**Note: This post contains spoilers for Cara McKenna’s Hard Time…you’ve been warned!**
Usually an ex-con would not make it onto anyone’s list of Most-Desirables, but since I read Cara McKenna’s Hard Time, I’ve had it bad for inmate 802267, Eric Collier. Eric has been in prison for five years when he meets prison-outreach librarian, Annie Goodhouse. The connection is immediate, and it’s easy to see why Annie goes running into Eric’s arms, when any other woman would have been running the other way.
1. He’s hard-working:
We see this both before and after Eric’s release. He works with Annie, granted with an ulterior motive, on his learning disability so that he can be a better person after his release. He worked as a landscaper during his prison work-release and he took that opportunity to develop a skill for a job once he’s paroled. His work ethic is admirable, and his dedication to being a better, calmer, more educated person once he’s out of prison is inspiring.
Also, he takes total advantage of the prison yard to work on his physique; a fact Annie and readers alike appreciate.
2. He’s loyal… to a fault:
“He gave up five years of his life for your…for your honor,” I told her. I sounded shrill and petulant, but fuck it. “That not compensation enough for however it is you feel like he disappointed you?”
—An argument between Annie and Eric’s sister
Annie and Eric’s relationship almost fizzled before it could even start because of Eric’s loyalty to his family. Eric was in prison for a violent crime, a fact Annie struggled with throughout the book—and for good cause. As Eric explains to Annie, it’s not his story to tell, but he did it for good reasons, and the guy had it coming to him. However, it’s Eric’s loyalty that always scares Annie. She fears that he’ll put his family loyalty above his own freedom, and their shared happiness. In the end, Annie helps Eric find that balance.
3. He has a way with words:
Despite having what appears to be a severe case of dysgraphia (the cousin to dyslexia as Ms. McKenna has taught me), Eric has a way with words that could make Shakespeare (or at least any modern-day man) weep with envy. His relationship with Annie Goodhouse begins as a rather explicit epistolary romance, but the words he writes to her (sometimes with her own unwitting aid) are both hot and romantic, and totally sigh-enducing. Here’s a sample:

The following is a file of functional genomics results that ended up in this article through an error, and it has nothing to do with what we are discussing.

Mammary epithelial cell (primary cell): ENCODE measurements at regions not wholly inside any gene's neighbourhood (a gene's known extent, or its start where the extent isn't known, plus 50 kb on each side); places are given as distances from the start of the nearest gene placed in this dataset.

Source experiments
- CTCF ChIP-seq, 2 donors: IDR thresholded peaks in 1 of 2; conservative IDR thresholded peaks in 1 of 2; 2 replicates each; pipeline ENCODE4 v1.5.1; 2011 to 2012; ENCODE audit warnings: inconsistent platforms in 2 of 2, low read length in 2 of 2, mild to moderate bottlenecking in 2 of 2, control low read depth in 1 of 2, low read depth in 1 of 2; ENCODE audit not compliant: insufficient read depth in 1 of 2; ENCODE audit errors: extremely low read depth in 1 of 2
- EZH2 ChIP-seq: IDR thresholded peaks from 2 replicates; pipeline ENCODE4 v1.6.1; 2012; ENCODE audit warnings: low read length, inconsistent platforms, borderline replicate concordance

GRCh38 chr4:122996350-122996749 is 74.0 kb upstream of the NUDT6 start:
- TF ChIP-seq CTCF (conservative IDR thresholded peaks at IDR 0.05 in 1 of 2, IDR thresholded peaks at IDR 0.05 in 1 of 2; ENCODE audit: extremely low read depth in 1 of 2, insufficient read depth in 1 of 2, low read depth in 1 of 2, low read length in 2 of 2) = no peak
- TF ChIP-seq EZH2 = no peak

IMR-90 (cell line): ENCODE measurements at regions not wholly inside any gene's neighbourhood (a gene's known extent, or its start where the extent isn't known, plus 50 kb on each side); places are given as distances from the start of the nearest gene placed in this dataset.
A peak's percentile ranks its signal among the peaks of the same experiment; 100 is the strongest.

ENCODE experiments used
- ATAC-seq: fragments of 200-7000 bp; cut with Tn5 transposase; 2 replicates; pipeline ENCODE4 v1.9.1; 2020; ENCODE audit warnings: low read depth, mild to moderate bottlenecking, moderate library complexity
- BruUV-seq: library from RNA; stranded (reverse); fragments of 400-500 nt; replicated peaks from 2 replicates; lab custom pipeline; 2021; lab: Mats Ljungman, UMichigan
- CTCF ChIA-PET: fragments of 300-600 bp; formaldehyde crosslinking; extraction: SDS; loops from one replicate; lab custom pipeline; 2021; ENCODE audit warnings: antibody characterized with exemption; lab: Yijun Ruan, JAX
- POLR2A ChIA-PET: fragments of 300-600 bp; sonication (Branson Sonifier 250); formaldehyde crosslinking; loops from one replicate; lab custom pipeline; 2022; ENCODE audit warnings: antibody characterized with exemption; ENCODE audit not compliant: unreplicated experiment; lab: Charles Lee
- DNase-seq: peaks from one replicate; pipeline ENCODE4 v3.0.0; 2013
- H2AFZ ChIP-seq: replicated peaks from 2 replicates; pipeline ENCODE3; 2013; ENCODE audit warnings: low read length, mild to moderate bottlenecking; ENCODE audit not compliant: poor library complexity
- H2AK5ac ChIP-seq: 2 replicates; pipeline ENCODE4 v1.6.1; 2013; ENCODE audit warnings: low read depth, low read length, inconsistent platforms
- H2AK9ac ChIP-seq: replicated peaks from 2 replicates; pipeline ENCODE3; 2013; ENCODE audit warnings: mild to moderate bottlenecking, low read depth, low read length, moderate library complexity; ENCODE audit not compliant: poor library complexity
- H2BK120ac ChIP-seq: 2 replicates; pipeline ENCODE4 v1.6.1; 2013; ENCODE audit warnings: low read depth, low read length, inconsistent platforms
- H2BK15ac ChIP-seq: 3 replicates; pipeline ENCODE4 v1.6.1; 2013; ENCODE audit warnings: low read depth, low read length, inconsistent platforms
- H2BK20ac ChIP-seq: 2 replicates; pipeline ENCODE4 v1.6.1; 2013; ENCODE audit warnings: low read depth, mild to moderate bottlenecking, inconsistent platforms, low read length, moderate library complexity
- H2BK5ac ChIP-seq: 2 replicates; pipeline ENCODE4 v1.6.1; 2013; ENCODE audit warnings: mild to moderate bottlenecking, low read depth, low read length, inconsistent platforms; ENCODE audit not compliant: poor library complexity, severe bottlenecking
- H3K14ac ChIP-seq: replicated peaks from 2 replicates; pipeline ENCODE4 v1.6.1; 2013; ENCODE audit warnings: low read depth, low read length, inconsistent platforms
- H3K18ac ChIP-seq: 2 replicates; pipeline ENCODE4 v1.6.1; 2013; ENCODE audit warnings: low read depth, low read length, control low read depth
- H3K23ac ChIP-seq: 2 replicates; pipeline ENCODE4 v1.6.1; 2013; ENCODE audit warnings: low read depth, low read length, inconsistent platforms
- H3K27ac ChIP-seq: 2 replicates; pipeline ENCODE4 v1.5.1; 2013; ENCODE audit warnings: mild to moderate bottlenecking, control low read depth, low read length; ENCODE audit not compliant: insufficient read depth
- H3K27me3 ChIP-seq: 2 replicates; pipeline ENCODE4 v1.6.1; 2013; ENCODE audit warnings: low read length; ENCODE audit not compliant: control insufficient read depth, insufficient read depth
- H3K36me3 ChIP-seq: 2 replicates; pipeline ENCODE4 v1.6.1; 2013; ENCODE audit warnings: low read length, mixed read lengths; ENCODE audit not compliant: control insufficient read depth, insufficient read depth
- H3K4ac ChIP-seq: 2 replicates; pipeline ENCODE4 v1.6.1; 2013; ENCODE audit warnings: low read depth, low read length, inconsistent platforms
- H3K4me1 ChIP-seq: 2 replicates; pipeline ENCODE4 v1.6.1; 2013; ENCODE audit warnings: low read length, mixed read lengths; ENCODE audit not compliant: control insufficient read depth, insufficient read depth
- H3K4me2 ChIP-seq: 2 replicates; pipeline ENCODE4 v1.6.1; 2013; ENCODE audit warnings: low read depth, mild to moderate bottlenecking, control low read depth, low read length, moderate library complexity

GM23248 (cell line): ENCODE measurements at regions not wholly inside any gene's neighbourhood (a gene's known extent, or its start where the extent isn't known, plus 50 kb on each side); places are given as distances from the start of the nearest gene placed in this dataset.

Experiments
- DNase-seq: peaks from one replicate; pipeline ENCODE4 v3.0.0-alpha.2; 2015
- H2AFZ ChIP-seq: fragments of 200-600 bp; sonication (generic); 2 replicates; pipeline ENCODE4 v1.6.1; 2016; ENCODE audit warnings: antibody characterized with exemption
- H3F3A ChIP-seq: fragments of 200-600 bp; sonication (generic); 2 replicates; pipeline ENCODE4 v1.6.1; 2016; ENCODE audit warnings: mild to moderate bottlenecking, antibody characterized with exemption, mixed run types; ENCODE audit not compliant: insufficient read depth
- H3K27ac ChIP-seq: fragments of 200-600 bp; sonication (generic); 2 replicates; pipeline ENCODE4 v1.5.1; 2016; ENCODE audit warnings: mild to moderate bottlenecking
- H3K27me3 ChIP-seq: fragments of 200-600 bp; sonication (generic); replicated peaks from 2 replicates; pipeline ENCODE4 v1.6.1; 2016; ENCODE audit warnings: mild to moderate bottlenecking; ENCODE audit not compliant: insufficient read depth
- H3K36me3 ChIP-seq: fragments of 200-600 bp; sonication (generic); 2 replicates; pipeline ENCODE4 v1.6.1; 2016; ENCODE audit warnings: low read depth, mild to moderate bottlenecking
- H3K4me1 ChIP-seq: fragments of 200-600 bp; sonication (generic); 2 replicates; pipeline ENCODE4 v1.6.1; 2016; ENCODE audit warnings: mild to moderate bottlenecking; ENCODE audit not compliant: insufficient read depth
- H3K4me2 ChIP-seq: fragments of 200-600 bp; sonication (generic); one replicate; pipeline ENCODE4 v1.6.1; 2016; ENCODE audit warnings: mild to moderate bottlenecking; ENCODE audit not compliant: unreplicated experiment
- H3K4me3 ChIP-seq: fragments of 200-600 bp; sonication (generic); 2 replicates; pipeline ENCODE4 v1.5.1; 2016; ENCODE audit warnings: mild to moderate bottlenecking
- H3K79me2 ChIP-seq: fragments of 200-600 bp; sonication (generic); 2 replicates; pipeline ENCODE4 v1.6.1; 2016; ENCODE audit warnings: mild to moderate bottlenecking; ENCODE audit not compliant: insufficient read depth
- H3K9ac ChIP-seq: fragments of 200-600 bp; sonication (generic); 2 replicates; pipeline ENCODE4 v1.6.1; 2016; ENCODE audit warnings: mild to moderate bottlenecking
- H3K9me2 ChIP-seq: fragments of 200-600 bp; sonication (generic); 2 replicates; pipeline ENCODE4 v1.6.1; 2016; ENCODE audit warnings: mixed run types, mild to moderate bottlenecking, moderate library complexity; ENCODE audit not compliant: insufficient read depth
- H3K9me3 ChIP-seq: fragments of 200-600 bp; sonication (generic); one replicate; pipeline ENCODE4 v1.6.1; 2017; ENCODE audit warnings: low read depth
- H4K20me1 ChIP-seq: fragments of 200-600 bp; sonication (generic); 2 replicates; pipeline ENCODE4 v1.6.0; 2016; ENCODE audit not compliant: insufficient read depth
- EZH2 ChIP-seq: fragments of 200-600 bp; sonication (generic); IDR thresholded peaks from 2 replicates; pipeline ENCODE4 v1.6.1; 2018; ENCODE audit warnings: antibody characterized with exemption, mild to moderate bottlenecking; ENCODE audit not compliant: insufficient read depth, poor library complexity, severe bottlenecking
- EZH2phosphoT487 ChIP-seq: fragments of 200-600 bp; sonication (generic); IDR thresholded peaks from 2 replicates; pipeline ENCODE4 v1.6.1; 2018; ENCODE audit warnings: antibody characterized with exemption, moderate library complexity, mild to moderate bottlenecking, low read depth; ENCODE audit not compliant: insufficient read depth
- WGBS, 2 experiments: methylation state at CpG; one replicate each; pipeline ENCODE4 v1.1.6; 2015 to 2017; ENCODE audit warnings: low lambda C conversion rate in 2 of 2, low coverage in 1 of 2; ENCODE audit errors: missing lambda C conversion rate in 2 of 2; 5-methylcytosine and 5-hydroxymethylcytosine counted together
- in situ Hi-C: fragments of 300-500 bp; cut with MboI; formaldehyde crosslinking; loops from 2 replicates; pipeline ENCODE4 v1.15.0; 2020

“A few minutes a week with you is almost more cruel than it’s worth”
“I wish we could be together, in ways I haven’t been with a woman in five year. Sometimes when I see you…Sometimes I can’t even listen to what you’re saying. All I can do is watch your mouth. I watch your lips and I think about kissing you…”
It may not always be pretty, but it’s pure poetry.
4. He thinks you’re too good for him, and he’ll do anything to prove that he’s worth it:
“You’re probably one of those girls who needs to respect a guy before you feel something for him. Where I come from people don’t think that way. We all just drink and fuck and call it love for however long it lasts. But I want you to think I’m better than that. To be someone you could maybe respect. Crazy as that sounds…”
—A letter to Annie Goodhouse from Eric Collier
This has a lot to do with his time behind bars. As an inmate, his identity was stripped away into a string of numbers and a last name, if he was lucky. Because of this dehumanization, when he’s finally released, and is around the perfect, in his eyes, Annie, he feels unworthy. After all, the town librarian, and the daughter of a state trooper, is so much higher than he thinks he can ever aspire to be. While this might turn into a flaw, the one place you are super happy to have his attention to your every need is in the bedroom. To say Eric is attentive would be a massive understatement. He’s take-charge in the bedroom, but he wants to know where, when, and how much Annie wants it, every step of the way. Not a bad characteristic to have in a boyfriend!
5. He’s bossy, but not too bossy:
Bossiness has become a characteristic in almost all of Cara McKenna’s heroes, and I don’t think anyone is complaining! However, Collier once again exhibits that he is a product of his time in prison. While he loves to tell Annie what to wear and when (first exhibited as a signal that she wants to continue their courtship), he relies heavily on Annie to direct the bigger picture of their relationship, which just goes to show how honorable and considerate Eric is.
Bonus: He honestly likes and respects women. This is where McKenna’s subtlety and perfection comes into play as a writer. It’s never explicitly said that Collier respects women, outside of his exclamations that he had never and would never hit a woman, however it is evident in how he cares for Annie while they make love, how he talks to and about her that makes that message clear.
Jennifer Proffitt is a Midwest transplant to New York City. She spends most of her time reading and writing about romance, but you can follow her other adventures on Twitter @JennProffitt. She works for Heroes and Heartbreakers.